Beyond Athletics Nutrition & Health

How To Stay Warm and Workout in Winter

Despite all of our best intentions — and smart goals to motivate ourselves in our New Year’s resolutions — one of the hardest parts of staying active as a student-athlete in the winter months is winter itself.

This goes double if you’re in the off-season and live somewhere (like where we are in Chicago, or on the East Coast where blizzards are looming) where the cold and snow makes the prospect of training outdoors pretty wretched.

That’s one of the reasons why being a multi-sport athlete is such a great idea for student-athletes serious about playing in college. In addition to gaining skills that will round out your talents in your primary sport, cross training has the raw benefit of keeping you active and on top of your game.

But if you’re not playing a sport until spring tryouts begin, don’t worry. Here are a couple ways to work out in winter.

Get acclimated to winter workout weather.

Be realistic and be safe about how cold it is outside. Here’s a list of tips you could use to get ready to run outside. Some of the most important:

  • Make sure you’re wearing enough layers, and that you remember to cover your eyes and ears.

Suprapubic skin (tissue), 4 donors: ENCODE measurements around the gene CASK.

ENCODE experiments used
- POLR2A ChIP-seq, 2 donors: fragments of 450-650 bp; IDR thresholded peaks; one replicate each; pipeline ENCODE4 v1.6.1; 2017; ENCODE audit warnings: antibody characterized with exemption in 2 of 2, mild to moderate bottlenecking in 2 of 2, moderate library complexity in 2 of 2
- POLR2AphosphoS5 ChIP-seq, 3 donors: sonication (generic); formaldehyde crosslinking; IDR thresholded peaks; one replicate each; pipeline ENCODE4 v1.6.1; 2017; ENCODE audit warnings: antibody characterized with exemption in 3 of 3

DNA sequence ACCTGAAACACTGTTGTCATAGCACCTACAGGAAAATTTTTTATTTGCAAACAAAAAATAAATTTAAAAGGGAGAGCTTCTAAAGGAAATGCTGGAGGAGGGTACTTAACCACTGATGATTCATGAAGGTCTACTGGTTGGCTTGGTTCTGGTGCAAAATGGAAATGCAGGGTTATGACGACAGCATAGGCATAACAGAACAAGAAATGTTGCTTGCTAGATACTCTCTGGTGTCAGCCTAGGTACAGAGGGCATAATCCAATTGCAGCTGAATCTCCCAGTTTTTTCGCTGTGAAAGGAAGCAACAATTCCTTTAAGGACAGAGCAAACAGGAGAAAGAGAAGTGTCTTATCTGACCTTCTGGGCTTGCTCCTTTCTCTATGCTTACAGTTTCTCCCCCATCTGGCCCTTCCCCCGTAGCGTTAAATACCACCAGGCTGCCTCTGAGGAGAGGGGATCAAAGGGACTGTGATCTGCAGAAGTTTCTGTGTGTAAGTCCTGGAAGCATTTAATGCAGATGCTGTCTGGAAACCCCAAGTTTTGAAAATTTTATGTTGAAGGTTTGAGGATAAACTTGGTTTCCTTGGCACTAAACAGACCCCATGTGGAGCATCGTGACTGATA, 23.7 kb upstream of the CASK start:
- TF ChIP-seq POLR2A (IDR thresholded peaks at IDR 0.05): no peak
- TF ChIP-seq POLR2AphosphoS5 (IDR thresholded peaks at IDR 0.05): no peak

• Try going for shorter distances and times than you’re used to, and work your way up to longer courses.
  • If it’s snowed, make sure you stick to places that have been plowed and salted — and that you watch for slick patches and black ice.

Get creative with your workout in winter.

If you have access to an indoor pool, swimming laps is a completely underrated total-body workout for any kind of athlete. I know one former soccer player who swears by this swimming workout — and uses it to this day. It focuses on freestyle and breast stroke, alternating with some only-pulling and only-kicking.

Picking up tons of different indoor exercises that can help you stay fit in the winter right in your living room.

Get proactive to find winter workout substitutes.

You’ll never know what extra help you might be able to find at your school until you ask. Can you and teammates get some supervised gym time after classes? Or are there options in gym class to choose what exercises you’re performing?

You’re not the only student-athlete at your school — and you shouldn’t have to feel like you’re working without a team to help you through.

The only bad thing you can do is take the season completely off and veg out on the couch. Get out there, get active and have fun.

We’re here to help with tips on getting you inspired to be the best student, athlete and recruit you can be. The best way to get started is with a recruiting profile.

(Photo credit: Janos Balazs)

About the author
David Frank